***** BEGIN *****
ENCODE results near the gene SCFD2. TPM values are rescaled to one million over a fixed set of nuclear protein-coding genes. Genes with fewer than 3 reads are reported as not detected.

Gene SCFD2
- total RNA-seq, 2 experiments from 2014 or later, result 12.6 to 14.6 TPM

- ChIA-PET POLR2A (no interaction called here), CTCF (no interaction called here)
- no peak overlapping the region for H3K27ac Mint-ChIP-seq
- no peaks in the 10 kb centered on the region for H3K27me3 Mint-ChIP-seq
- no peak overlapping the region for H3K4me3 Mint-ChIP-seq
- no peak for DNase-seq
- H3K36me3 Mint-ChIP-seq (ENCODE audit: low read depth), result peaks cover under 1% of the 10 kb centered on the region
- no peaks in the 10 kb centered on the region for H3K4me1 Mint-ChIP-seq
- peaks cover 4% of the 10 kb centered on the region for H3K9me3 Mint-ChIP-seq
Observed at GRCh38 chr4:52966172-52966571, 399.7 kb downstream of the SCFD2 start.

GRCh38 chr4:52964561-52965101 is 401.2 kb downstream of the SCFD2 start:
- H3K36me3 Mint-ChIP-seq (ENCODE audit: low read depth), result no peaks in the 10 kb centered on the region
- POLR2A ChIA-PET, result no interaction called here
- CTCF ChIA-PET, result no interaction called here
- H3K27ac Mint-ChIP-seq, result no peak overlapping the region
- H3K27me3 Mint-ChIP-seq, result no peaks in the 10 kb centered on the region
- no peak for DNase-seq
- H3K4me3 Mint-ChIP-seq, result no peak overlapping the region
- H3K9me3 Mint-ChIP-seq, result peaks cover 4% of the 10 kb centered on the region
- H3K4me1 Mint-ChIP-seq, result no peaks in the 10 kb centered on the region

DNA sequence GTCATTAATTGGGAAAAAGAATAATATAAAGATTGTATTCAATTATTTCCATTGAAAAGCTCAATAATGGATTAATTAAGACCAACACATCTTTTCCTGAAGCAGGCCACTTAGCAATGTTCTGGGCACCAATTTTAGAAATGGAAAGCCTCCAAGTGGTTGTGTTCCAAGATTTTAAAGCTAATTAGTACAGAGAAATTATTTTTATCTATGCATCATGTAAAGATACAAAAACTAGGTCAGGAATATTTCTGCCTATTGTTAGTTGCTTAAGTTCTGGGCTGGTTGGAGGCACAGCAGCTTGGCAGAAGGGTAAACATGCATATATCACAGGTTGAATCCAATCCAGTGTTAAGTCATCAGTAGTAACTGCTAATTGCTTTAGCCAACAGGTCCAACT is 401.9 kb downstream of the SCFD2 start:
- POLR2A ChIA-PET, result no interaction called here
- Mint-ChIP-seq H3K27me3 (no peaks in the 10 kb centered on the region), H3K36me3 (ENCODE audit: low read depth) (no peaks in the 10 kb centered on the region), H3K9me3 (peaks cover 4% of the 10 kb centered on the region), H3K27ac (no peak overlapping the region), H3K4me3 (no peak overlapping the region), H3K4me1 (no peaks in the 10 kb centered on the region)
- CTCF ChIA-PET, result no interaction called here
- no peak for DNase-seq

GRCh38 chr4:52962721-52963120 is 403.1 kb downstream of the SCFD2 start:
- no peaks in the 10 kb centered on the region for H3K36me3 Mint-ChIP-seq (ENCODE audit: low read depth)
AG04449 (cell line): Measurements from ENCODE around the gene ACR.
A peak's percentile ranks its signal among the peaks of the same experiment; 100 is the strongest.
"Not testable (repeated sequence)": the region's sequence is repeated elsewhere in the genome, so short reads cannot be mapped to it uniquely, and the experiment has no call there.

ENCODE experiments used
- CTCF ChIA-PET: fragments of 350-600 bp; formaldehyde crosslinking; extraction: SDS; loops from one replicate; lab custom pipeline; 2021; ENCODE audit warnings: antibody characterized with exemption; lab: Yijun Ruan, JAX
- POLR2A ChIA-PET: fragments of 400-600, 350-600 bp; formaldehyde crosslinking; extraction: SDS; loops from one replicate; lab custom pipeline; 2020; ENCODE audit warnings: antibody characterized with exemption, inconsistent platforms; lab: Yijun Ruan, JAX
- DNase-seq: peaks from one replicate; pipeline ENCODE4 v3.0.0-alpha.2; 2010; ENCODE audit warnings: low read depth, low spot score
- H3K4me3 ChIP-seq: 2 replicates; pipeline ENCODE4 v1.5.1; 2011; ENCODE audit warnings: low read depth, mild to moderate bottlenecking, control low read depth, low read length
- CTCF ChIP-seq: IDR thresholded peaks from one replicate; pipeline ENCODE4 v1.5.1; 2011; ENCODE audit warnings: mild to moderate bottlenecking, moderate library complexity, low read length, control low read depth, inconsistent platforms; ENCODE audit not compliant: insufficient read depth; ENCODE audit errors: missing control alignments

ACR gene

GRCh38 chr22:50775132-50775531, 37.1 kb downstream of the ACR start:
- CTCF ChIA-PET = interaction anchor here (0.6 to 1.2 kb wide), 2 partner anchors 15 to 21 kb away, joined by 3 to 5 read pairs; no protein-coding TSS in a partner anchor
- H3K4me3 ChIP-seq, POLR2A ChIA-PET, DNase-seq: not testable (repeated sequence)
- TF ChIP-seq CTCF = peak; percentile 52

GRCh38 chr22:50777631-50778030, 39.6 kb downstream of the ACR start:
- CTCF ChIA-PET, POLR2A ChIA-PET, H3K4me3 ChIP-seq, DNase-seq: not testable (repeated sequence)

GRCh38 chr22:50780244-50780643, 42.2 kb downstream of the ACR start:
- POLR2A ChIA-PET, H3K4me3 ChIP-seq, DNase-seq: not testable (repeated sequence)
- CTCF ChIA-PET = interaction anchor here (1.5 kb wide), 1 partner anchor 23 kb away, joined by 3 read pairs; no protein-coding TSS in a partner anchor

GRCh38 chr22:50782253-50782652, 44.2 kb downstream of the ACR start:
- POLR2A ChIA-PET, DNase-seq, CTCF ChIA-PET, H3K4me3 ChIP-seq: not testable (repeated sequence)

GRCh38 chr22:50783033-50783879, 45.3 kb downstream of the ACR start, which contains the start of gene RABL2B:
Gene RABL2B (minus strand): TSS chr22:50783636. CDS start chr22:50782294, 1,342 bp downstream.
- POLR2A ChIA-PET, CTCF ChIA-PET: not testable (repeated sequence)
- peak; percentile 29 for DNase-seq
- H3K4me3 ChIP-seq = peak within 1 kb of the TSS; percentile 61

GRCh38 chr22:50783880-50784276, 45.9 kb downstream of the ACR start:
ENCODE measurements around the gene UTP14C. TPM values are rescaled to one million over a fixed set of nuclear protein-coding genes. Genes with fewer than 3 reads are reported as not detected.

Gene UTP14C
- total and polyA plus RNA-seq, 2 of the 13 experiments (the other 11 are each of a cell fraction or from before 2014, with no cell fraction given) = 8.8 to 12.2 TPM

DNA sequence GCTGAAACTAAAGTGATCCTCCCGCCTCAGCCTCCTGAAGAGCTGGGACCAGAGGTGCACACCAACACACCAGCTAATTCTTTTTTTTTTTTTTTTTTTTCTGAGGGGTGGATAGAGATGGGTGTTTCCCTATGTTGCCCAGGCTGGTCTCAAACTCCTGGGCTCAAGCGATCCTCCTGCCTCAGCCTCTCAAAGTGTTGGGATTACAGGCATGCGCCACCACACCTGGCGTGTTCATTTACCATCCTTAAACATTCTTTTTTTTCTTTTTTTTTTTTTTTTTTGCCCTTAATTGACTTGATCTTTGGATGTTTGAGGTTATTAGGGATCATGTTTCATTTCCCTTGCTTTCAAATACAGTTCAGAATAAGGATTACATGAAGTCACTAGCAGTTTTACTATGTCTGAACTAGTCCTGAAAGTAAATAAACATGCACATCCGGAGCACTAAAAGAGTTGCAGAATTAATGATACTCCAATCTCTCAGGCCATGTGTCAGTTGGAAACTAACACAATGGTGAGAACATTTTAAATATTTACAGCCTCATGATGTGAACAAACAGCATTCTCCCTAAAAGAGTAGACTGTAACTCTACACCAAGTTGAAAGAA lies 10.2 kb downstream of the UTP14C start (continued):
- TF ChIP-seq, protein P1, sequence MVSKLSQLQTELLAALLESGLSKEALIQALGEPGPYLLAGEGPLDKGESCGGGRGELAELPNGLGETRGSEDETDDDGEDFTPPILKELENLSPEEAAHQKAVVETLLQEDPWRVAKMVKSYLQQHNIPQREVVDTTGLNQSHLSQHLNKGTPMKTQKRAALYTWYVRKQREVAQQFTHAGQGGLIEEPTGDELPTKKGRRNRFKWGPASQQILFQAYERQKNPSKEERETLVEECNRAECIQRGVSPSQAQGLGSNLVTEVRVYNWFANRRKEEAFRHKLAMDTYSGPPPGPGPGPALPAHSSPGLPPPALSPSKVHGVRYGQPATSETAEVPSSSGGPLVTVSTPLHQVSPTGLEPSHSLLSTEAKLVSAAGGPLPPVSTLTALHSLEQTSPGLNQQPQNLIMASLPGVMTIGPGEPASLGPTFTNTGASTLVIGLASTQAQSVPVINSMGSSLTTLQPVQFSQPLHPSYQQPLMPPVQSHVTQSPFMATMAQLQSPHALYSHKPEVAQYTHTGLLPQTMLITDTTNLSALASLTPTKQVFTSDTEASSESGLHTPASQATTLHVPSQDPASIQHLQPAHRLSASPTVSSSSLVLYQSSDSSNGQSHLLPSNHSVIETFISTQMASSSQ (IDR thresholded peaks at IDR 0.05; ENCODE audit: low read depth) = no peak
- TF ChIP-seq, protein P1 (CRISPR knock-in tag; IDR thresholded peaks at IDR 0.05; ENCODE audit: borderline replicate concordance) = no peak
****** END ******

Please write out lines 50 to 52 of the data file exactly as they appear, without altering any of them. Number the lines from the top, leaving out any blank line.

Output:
- POLR2A ChIA-PET, DNase-seq, CTCF ChIA-PET, H3K4me3 ChIP-seq: not testable (repeated sequence)

GRCh38 chr22:50783033-50783879, 45.3 kb downstream of the ACR start, which contains the start of gene RABL2B:
Gene RABL2B (minus strand): TSS chr22:50783636. CDS start chr22:50782294, 1,342 bp downstream.